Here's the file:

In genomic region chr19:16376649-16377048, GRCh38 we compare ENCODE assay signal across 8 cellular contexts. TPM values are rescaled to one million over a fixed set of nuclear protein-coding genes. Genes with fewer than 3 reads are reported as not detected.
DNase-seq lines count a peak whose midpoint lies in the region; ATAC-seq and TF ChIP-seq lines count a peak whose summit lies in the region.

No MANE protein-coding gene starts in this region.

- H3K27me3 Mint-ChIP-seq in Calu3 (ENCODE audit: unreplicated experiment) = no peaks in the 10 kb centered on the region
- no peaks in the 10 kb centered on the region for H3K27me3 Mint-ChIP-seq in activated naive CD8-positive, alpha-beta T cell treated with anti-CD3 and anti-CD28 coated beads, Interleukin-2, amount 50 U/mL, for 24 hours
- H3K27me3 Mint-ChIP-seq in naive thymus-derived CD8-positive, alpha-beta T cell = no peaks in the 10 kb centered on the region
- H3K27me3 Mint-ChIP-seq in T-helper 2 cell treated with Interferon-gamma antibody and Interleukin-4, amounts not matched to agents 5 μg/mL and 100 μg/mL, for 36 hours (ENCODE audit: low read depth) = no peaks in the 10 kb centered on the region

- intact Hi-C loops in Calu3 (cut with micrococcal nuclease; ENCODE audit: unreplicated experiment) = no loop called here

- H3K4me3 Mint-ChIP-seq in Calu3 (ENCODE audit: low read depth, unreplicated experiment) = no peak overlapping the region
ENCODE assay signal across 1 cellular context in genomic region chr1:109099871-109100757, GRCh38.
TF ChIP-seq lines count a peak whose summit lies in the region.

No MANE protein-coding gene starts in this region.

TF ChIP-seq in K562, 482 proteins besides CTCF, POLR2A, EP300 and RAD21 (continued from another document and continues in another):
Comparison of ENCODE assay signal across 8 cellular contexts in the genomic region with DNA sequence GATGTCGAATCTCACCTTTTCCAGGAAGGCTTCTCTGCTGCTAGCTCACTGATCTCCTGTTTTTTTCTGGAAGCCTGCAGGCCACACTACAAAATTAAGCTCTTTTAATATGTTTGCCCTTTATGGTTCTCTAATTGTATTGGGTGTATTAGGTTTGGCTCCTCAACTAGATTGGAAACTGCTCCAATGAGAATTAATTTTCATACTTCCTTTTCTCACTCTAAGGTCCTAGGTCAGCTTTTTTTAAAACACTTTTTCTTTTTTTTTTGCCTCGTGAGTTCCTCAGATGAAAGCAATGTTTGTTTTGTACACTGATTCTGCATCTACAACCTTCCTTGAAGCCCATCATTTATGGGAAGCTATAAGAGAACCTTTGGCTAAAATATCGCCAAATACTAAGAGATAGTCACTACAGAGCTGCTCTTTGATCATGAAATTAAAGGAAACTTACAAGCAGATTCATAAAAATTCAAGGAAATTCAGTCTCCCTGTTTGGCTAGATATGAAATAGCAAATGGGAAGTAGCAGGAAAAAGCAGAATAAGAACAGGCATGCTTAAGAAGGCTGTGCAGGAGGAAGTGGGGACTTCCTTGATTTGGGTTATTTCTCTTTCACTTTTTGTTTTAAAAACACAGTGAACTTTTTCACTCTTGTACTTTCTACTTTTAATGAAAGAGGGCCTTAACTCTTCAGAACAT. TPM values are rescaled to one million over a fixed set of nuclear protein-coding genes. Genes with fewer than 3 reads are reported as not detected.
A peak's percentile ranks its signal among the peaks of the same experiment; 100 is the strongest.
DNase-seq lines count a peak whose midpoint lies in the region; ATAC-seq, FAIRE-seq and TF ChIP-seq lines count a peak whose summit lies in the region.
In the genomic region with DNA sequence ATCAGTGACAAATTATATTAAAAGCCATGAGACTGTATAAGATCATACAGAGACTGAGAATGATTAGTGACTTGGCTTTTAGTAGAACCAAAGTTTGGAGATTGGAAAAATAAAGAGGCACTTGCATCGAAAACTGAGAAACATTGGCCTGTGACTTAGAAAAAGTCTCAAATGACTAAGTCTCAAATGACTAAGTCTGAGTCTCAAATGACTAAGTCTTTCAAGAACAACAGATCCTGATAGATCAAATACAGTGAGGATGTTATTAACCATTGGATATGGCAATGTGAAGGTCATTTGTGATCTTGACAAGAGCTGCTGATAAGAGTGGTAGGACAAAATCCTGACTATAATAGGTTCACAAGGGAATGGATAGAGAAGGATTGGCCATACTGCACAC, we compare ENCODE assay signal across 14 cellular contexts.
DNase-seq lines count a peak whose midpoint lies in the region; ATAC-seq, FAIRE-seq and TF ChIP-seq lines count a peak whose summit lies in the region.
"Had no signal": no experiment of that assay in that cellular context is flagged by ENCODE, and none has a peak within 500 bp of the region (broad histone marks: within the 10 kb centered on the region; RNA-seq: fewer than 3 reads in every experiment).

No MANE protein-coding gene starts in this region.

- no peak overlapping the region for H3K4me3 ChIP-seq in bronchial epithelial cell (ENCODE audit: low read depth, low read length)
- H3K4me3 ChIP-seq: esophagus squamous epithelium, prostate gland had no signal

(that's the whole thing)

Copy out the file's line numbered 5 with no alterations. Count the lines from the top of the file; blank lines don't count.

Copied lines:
- no peaks in the 10 kb centered on the region for H3K27me3 Mint-ChIP-seq in activated naive CD8-positive, alpha-beta T cell treated with anti-CD3 and anti-CD28 coated beads, Interleukin-2, amount 50 U/mL, for 24 hours